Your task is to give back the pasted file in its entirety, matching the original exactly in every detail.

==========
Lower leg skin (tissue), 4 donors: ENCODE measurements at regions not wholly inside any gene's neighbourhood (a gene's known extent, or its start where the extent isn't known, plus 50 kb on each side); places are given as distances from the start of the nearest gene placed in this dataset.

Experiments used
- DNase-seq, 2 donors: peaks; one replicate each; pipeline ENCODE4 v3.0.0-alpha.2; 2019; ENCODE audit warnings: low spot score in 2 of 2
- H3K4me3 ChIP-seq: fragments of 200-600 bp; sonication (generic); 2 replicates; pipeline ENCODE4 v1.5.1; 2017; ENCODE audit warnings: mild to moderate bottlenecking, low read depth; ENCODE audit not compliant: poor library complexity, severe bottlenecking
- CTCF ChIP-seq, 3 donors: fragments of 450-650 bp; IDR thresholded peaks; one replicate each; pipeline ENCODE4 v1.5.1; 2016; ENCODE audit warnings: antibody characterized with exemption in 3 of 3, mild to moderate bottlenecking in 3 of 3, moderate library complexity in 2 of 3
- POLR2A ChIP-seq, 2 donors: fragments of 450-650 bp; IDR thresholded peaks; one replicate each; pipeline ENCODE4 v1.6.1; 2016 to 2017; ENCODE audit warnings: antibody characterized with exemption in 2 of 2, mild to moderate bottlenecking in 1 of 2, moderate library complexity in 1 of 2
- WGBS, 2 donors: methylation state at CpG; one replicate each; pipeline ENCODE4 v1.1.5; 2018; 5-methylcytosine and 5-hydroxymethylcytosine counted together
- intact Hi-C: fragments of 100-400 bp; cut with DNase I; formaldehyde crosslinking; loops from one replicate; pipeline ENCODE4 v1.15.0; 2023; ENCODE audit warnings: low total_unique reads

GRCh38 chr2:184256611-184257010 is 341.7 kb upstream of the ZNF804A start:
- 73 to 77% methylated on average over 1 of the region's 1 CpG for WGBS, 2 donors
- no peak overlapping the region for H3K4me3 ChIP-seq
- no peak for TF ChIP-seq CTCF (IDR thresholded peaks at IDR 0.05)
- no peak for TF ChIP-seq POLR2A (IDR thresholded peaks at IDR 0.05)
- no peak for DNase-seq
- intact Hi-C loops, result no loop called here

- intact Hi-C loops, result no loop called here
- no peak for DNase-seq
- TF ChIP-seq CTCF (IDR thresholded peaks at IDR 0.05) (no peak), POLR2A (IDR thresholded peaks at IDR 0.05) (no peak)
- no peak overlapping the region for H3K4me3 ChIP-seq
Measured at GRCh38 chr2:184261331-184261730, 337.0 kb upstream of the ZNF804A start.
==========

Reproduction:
Lower leg skin (tissue), 4 donors: ENCODE measurements at regions not wholly inside any gene's neighbourhood (a gene's known extent, or its start where the extent isn't known, plus 50 kb on each side); places are given as distances from the start of the nearest gene placed in this dataset.

Experiments used
- DNase-seq, 2 donors: peaks; one replicate each; pipeline ENCODE4 v3.0.0-alpha.2; 2019; ENCODE audit warnings: low spot score in 2 of 2
- H3K4me3 ChIP-seq: fragments of 200-600 bp; sonication (generic); 2 replicates; pipeline ENCODE4 v1.5.1; 2017; ENCODE audit warnings: mild to moderate bottlenecking, low read depth; ENCODE audit not compliant: poor library complexity, severe bottlenecking
- CTCF ChIP-seq, 3 donors: fragments of 450-650 bp; IDR thresholded peaks; one replicate each; pipeline ENCODE4 v1.5.1; 2016; ENCODE audit warnings: antibody characterized with exemption in 3 of 3, mild to moderate bottlenecking in 3 of 3, moderate library complexity in 2 of 3
- POLR2A ChIP-seq, 2 donors: fragments of 450-650 bp; IDR thresholded peaks; one replicate each; pipeline ENCODE4 v1.6.1; 2016 to 2017; ENCODE audit warnings: antibody characterized with exemption in 2 of 2, mild to moderate bottlenecking in 1 of 2, moderate library complexity in 1 of 2
- WGBS, 2 donors: methylation state at CpG; one replicate each; pipeline ENCODE4 v1.1.5; 2018; 5-methylcytosine and 5-hydroxymethylcytosine counted together
- intact Hi-C: fragments of 100-400 bp; cut with DNase I; formaldehyde crosslinking; loops from one replicate; pipeline ENCODE4 v1.15.0; 2023; ENCODE audit warnings: low total_unique reads

GRCh38 chr2:184256611-184257010 is 341.7 kb upstream of the ZNF804A start:
- 73 to 77% methylated on average over 1 of the region's 1 CpG for WGBS, 2 donors
- no peak overlapping the region for H3K4me3 ChIP-seq
- no peak for TF ChIP-seq CTCF (IDR thresholded peaks at IDR 0.05)
- no peak for TF ChIP-seq POLR2A (IDR thresholded peaks at IDR 0.05)
- no peak for DNase-seq
- intact Hi-C loops, result no loop called here

- intact Hi-C loops, result no loop called here
- no peak for DNase-seq
- TF ChIP-seq CTCF (IDR thresholded peaks at IDR 0.05) (no peak), POLR2A (IDR thresholded peaks at IDR 0.05) (no peak)
- no peak overlapping the region for H3K4me3 ChIP-seq
Measured at GRCh38 chr2:184261331-184261730, 337.0 kb upstream of the ZNF804A start.